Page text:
In conversation with Dr Claudia Milburn, May 2022
CM: What is your background / training and how influential has that been?
AW: I did a diploma in Foundation Studies at Farnham College of Art in 1984 after my A-Levels (I did A-Level Art). You tried everything on the Foundation course – printmaking, sculpture, photography and life-drawing. I hadn’t really done any life-drawing before so that was very new to me and quite influential in a way. I didn’t really learn a lot about techniques or the practical aspects of painting at Farnham but it was more to do with analysing a subject and ways of seeing. That was more important, especially with one of the tutors there – Karn Holly, her whole practice was focused on drawing. I think she was quite influential, maybe not so much at the time but the ideas fed through later on, particularly when I re-engaged with life-drawing after leaving Farnham. She was the most influential tutor I had at Farnham, or anywhere really.
CM: How about your peer group at Farnham – were other students influential?
AW: Well, in the sense that they introduced me to other ways of working. At that point I had only done my A-Levels in a small group, and this was then a larger group with so much more going on – different approaches to painting, drawing etc.
CM: Were you clear at that point that you wanted to become a painter?
AW: I think I had decided that painting was my priority although they tried to push me more into printmaking initially. I didn’t have the confidence or the ability then to say that I wanted to become a painter with a particular vision, so it was more of a hard slog. I quite enjoyed the disciplines of printmaking and sculpture, but it was painting really that took my focus. I was there for a year then I went to Portsmouth Polytechnic to do a Fine Arts degree. It was a three- year course but I only stayed for a year. After the first year I decided to take a year out which became almost permanent. I don’t know why really, I just decided I wanted a break from full-time education and was intending to go back. I didn’t go back to Portsmouth, maybe the course just wasn’t working for me, I’m not really sure why, it’s hard to reflect back to know.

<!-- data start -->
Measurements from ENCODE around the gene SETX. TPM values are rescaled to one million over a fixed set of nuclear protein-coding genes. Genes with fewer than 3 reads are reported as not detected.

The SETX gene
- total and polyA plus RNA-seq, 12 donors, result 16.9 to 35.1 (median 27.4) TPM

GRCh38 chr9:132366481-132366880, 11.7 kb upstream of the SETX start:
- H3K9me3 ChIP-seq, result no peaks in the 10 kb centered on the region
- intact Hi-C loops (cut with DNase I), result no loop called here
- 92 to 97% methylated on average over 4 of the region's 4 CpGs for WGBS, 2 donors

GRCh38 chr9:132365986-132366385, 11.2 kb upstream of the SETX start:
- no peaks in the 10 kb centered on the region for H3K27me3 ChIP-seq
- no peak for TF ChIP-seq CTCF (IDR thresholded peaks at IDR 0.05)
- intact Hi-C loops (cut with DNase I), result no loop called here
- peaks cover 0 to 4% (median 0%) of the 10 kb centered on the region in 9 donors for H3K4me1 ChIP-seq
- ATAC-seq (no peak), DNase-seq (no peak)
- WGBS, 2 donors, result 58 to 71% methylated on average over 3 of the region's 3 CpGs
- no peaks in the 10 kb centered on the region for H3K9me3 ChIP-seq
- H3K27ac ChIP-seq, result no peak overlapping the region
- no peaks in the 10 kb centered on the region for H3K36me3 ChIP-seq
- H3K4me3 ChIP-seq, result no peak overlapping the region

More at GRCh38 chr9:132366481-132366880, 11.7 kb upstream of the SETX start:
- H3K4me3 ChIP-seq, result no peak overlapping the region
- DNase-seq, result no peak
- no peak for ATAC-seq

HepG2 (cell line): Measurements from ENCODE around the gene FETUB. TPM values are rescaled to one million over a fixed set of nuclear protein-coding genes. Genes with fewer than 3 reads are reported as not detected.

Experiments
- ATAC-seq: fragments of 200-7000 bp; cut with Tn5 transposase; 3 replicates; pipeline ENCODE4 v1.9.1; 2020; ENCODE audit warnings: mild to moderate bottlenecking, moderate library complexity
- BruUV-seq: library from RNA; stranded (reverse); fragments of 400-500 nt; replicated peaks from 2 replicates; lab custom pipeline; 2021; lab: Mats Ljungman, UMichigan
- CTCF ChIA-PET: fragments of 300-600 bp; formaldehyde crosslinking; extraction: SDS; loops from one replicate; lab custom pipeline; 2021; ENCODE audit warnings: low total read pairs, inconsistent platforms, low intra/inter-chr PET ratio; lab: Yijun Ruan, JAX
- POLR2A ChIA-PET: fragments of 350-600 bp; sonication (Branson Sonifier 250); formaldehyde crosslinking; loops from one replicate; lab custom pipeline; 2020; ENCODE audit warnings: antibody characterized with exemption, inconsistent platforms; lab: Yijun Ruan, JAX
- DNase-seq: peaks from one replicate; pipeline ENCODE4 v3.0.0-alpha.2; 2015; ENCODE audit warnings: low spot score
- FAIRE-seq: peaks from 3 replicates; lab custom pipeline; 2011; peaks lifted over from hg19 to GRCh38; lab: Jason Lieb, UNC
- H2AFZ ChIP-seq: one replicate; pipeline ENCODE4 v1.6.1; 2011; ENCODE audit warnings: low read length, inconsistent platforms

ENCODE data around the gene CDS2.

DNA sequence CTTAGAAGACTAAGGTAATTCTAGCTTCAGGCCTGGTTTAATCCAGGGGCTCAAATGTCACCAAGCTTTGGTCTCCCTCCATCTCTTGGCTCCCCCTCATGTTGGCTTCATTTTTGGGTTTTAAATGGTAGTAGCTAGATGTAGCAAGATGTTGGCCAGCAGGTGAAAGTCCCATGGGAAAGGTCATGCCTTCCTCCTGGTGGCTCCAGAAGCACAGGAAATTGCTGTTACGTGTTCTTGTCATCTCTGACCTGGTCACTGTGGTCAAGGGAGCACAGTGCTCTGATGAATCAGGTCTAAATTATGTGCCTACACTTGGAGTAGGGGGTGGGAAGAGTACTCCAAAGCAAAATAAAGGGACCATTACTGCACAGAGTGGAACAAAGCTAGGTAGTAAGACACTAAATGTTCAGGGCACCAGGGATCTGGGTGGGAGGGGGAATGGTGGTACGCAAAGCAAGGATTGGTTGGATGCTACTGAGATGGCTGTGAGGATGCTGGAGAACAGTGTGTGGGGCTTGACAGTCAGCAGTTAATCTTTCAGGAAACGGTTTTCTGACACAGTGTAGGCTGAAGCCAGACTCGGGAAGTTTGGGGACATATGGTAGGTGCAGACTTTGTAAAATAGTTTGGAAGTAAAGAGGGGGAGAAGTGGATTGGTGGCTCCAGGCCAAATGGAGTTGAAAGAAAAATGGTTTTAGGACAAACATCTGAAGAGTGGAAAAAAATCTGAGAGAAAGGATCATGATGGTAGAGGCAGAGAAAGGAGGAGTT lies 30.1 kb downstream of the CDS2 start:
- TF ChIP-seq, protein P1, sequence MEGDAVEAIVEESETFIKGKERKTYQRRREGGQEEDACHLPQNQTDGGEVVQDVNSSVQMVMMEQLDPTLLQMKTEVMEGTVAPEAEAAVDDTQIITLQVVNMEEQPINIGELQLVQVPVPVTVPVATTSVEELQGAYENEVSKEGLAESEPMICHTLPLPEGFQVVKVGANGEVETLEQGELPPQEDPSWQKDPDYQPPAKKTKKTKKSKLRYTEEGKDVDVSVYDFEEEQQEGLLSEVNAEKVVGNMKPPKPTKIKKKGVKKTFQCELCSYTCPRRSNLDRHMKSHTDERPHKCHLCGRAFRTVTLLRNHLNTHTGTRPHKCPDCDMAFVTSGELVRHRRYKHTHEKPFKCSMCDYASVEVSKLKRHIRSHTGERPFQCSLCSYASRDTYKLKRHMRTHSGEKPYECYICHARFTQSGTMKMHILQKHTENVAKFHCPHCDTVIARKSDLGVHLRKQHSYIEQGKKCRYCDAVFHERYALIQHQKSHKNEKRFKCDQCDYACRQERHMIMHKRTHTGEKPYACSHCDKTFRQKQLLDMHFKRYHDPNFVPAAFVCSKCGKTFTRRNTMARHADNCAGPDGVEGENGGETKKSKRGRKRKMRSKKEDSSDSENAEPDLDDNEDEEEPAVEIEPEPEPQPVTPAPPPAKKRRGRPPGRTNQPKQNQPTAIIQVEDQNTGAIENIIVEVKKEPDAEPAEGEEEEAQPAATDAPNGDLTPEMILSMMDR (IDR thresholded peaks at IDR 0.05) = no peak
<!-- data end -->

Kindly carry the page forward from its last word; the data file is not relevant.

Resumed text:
CM: And did you have formal art education training after that?
AW: Well, then I started working for a picture restorer quite near to where I am in Walton-on-Thames. It was purely accidental; I was working in the restaurant next door washing-up for a few days a week or an evening a week. The picture restorers were next door and I used to pop in for art materials and I just got chatting to the restorer and he offered me work for a few days per week. That was for a few years and it was very useful because I learnt more about painting there, I learnt about cleaning paintings and about restoring frames. He was also a painter and very skilled in different techniques – oil, watercolour etc so I learnt a lot from him.
CM: Were you painting while working for the picture restorers?
Yes, I never really stopped painting after Portsmouth. I started going to life-drawing classes and then continued working on my own.
CM: Was your work very different at the time?
AW: Yes it was although there was the figurative aspect to it. I was looking at the time at David Bomberg and Frank Auerbach and, for a period, I was working very much like them. I would go to Guildford to the top of the multi-storey carpark and draw the city looking down. The work was reminiscent of the charcoal drawings of Bomberg’s drawings of Jerusalem and Ronda for example. And then I would try and paint like that too, portraits and landscapes in that style. Then later on I got interested in Freud having gone to see his exhibition at the Whitechapel in the mid-eighties. Suddenly he became much more influential. I moved more towards that way of working and less in the expressionistic approach to paint. It was especially earlier Freud that I was interested in at that point which kind of tied in to working with tempera. The first thing I did successfully with tempera was a self-portrait which was very much influenced by Freud and his approach. This was around 1990/1991. Before that I did go back to an art college – in Cambridge – to do an illustration course. I felt I needed to do something that was going to be more vocational and potentially find work as an illustrator, but that didn’t really work out. It was interesting doing the course, but not what I really wanted to do. My interests lay elsewhere, and it helped to cement that really. I didn’t finish the course even though they had put me straight into the second year. I didn’t actually qualify though it was all useful despite not getting the qualification.